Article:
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THE JOURNAL OF SPORTS MEDICINE AND PHYSICAL FITNESS
A Journal on Applied Physiology, Biomechanics, Preventive Medicine,
Sports Medicine and Traumatology, Sports Psychology
Indexed/Abstracted in: Chemical Abstracts, CINAHL, Current Contents/Clinical Medicine, EMBASE, PubMed/MEDLINE, Science Citation Index Expanded (SciSearch), Scopus
Impact Factor 1,111
Original articles BODY COMPOSITION, SPORT NUTRITION AND SUPPLEMENTATION (ergogenics)
The Journal of Sports Medicine and Physical Fitness 2008 March;48(1):76-82
The effect of diet and strength training on obese children’s physical self-concept
Yu C. C. W. 1, Sung R. Y. T. 1, Hau K. T. 2, Lam P. K. W. 3, Nelson E. A. S. 1, So R. C. H. 4
1 Department of Pediatrics The Chinese University of Hong Kong Shatin, NT, Hong Kong, China
2 Department of Educational Psychology The Chinese University of Hong Kong Shatin, NT, Hong Kong, China
3 Center for Clinical Trials and Epidemiological Research The Chinese University of Hong Kong Shatin, NT, Hong Kong, China
4 Hong Kong Sports Institute Shatin, NT, Hong Kong, China
Aim. The aim of this study was to examine the effects of a 6-week diet and exercise program, with emphasis on strength training, on the physical self-concept, body composition, and physical fitness of young overweight and obese children.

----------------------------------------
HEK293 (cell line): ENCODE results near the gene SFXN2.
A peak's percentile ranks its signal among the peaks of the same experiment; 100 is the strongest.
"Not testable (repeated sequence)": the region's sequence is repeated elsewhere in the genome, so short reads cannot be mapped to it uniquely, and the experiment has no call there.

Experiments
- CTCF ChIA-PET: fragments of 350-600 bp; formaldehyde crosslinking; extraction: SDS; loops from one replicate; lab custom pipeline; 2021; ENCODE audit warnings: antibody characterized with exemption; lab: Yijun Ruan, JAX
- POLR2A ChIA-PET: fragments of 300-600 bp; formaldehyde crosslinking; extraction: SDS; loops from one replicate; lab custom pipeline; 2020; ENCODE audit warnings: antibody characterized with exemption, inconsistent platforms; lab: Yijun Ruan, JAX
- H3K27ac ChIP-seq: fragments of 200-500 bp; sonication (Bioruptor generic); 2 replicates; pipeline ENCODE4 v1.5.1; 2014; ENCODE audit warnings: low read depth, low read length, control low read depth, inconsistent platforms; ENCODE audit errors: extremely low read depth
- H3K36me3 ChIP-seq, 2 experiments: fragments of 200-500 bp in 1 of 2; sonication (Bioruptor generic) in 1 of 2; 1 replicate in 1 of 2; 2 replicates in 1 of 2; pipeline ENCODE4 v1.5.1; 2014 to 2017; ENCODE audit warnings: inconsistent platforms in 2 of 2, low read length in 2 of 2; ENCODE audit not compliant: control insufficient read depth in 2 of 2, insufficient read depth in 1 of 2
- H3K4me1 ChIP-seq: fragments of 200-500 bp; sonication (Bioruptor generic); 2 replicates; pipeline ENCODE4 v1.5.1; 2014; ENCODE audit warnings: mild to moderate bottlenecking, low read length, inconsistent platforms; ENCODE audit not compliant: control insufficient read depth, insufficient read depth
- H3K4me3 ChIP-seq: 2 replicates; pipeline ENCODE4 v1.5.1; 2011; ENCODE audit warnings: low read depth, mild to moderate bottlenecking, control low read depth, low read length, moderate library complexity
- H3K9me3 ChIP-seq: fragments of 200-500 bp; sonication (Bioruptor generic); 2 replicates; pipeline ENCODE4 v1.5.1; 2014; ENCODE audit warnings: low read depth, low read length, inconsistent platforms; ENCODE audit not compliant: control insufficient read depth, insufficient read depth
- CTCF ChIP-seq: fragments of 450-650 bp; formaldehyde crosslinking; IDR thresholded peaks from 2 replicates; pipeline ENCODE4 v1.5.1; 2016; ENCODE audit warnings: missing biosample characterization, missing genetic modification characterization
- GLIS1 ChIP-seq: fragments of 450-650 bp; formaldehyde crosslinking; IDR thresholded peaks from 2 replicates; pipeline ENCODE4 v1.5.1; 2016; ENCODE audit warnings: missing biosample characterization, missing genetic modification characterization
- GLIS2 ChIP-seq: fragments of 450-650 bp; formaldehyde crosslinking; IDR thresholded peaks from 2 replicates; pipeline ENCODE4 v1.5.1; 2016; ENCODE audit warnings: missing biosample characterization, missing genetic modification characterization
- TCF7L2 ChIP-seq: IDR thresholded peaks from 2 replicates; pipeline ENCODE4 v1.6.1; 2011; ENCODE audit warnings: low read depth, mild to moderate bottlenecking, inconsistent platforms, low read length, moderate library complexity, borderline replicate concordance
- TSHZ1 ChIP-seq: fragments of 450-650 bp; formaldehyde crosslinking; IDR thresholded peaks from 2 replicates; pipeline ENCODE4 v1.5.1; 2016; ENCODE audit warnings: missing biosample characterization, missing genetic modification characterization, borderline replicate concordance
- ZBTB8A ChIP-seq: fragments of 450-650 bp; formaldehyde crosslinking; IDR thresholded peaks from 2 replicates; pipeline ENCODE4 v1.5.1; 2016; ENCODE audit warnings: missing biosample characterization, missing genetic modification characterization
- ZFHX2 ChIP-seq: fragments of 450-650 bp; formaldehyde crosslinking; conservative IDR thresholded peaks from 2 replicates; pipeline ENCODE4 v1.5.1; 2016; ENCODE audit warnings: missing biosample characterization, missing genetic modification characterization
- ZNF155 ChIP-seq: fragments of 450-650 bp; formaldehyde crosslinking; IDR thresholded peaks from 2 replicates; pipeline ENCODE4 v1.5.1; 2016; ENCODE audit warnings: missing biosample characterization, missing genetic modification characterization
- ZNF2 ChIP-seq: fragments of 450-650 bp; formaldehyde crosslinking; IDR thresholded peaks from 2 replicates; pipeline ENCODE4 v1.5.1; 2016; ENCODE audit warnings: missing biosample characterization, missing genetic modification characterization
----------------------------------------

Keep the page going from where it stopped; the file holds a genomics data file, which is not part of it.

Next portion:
Methods. Eighty-two overweight and obese children aged 8-11 years were randomized into a diet-only or a diet-and-strength training group. Self-concept, body composition and physical fitness were measured before and after the 6-week study period using the Physical Self Description Questionnaires (PSDQ), dual-energy X-ray absorptiometry (DXA), and standard fitness tests. Dietary intake was assessed with a food frequency questionnaire. Total daily energy intake was significantly reduced in both groups with a trend of more reduction in the diet-only group.
Results. Both groups developed greater confidence in strength. Those in the diet-and-strength training group also improved their endurance self-concept. Body Mass Index (BMI) decreased significantly in both groups. Lean mass increased significantly in both groups but significantly more in the diet-and-strength training group (+0.8 kg vs +0.3 kg, P<0.05). Handgrip, shuttle run, sit-up, and push-up were significantly improved in both groups, to a significantly greater extent in the diet-and-strength training group.
Conclusion. These findings confirm the 6-week program of either diet-only or diet-and-strength training improved overweight/obese children’s self-perception of muscular strength and body composition. With the diet-and-strength training program, self-concept in endurance also improved and the gain in lean body mass was more than double that of the diet only group.